NSCC scientist working to adapt solar panels to N.S.

Research important to local firm

To grab the most sunlight, solar panels on the roof of one of the Nova Scotia Community’s College’s Dartmouth campus buildings face southeast. The roof is painted white to reflect more light onto the panels. Photo: Aaron Williams
To grab the most sunlight, solar panels on the roof of one of the Nova Scotia Community’s College’s Dartmouth campus buildings face southeast. The roof is painted white to reflect more light onto the panels. Photo: Aaron Williams

For Alain Joseph, shoveling snow is a small price to pay for finding out more about how best to harness the sun’s energy.

A research scientist specializing in solar energy at Nova Scotia Community College’s Dartmouth campus, Joseph says last year’s light snowfall did not give faculty and students enough information on how solar panels perform in a typical Atlantic Canadian winter.

Joseph and his colleagues collect data from solar panels on the roof of the Woodside Wing of the Dartmouth campus. They hope to gain an understanding of how solar energy can best be put to work in Nova Scotia.

The research is an important piece of Nova Scotia’s move towards more sustainable energy. The Halifax Regional Municipality recently announced its Solar City program has funding to install subsidized solar panels on the roofs of about 500 houses in the area. Like the college, Solar City’s mission is for Halifax to become a Canadian leader in the use of solar technology.

The college’s roof is fitted with two basic types of panel: photovoltaic and thermal dynamic.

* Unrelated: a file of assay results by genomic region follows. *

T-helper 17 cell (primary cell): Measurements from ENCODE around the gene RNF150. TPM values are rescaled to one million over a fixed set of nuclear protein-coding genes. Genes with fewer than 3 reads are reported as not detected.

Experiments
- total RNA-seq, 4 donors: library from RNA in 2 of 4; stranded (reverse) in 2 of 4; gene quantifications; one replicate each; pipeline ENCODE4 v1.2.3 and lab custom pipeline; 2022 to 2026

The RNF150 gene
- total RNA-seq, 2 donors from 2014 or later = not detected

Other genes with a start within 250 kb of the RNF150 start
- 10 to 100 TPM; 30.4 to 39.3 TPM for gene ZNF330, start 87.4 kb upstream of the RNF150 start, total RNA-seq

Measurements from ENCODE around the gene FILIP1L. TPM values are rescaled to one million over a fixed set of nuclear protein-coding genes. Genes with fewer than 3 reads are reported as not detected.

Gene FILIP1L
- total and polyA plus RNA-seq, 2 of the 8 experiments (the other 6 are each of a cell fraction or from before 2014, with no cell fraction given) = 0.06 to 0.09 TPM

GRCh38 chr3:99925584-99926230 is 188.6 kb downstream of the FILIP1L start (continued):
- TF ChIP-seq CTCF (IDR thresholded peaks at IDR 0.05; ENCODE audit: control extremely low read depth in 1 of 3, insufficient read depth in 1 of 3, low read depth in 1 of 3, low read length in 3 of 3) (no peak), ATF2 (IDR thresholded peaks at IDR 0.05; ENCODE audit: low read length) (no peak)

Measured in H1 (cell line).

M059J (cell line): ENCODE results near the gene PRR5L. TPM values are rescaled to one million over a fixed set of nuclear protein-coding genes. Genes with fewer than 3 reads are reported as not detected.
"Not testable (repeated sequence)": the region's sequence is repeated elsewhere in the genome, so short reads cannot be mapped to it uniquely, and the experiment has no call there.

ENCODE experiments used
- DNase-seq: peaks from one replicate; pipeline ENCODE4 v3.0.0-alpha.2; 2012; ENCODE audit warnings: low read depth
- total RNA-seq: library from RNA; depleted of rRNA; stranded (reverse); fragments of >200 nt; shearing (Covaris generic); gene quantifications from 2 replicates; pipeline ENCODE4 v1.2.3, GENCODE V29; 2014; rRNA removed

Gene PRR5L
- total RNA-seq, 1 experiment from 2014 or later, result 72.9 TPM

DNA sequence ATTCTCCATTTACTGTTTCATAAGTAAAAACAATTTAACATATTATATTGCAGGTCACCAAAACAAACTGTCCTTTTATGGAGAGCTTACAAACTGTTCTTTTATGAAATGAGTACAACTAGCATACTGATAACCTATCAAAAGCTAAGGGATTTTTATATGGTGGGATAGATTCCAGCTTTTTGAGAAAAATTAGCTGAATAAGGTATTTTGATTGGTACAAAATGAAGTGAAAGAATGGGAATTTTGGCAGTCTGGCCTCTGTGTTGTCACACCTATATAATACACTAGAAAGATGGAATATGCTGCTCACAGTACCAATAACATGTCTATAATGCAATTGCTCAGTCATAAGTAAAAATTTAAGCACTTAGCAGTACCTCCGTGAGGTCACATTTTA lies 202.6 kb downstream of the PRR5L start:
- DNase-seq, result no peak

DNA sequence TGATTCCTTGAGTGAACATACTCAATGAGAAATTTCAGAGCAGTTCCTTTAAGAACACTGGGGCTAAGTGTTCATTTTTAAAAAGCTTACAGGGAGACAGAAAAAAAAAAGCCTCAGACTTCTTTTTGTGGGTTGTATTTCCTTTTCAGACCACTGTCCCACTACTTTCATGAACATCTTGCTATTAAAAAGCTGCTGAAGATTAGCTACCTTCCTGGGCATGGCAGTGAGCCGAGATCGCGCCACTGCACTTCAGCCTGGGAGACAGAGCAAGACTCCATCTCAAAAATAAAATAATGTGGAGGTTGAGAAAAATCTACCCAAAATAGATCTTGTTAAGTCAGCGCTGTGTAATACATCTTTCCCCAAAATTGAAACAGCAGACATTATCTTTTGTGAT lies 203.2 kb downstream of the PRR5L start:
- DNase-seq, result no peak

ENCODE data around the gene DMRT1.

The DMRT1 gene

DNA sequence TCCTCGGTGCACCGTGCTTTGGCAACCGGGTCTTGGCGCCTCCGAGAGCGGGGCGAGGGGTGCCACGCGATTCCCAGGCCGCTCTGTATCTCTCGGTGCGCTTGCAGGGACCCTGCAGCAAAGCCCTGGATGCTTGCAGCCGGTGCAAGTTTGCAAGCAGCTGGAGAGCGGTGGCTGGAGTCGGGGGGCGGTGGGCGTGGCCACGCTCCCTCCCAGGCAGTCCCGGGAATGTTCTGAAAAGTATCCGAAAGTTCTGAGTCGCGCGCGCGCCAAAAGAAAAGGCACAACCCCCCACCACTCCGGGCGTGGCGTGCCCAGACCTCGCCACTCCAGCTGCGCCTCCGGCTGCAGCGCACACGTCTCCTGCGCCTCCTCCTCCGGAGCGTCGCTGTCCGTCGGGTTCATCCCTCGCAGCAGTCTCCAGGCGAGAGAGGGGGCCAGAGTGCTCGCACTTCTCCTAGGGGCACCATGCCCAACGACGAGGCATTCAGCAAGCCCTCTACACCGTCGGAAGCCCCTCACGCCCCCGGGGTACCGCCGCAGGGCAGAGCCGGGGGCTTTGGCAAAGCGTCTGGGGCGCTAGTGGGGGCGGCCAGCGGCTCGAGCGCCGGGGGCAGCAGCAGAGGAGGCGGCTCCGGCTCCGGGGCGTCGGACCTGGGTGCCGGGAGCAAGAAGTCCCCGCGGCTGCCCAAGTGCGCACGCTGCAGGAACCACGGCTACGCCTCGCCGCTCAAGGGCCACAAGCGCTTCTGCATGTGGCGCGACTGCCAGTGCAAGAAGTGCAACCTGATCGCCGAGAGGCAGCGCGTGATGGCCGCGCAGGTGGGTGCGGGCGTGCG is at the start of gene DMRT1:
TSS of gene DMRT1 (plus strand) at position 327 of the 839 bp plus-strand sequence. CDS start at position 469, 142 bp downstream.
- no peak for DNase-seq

Thermal dynamic panels – what Joseph describes as the less glamourous, more practical of the two – are used to heat water. Household hot water costs are significant and the panels quickly pay for themselves.

Photovoltaic panels take their name from the photovoltaic effect, which produces electricity when exposed to sunlight.

“Right now the price difference is huge between the two technologies,” says Joseph, estimating the cost of running a few electric appliances on photovoltaic power would run upwards of $10,000.

The price of photovoltaic panels, however, is expected to come down. Joseph compares it to the way prices for gadgets like iPods have come down over the last several years. The two technologies are made of similar materials.

Richard Vinson, who runs a small company in Halifax called Creative Solar, praises the college’s research.

“It’s beyond words. They’re doing new things all the time and we really need that,” says Vinson. The college has the resources to experiment and collect data in a way that would be difficult for small startups in the private sector, Vinson says.

Vinson’s company is one of a number of alternative energy companies in Halifax. There is even a society of enthusiasts called Solar Nova Scotia that advertises drinks-and-dinner meetings at The Lion’s Head Tavern on Friday nights for anyone interested in talking about solar energy.

When asked what he’s learned so far about solar energy and its application in Atlantic Canada Joseph says he is impressed with how well the panels worked last winter.

Solar energy is often used on homes that are tied into the regular power supply and “snow can affect you worse if you don’t have the grid to fall back on,” says Joseph, because the panels need to be clear of snow in order to properly function.

Joseph is quick to add that any time you study anything affected by climate, there are no quick answers. But more answers could come with worse weather this winter.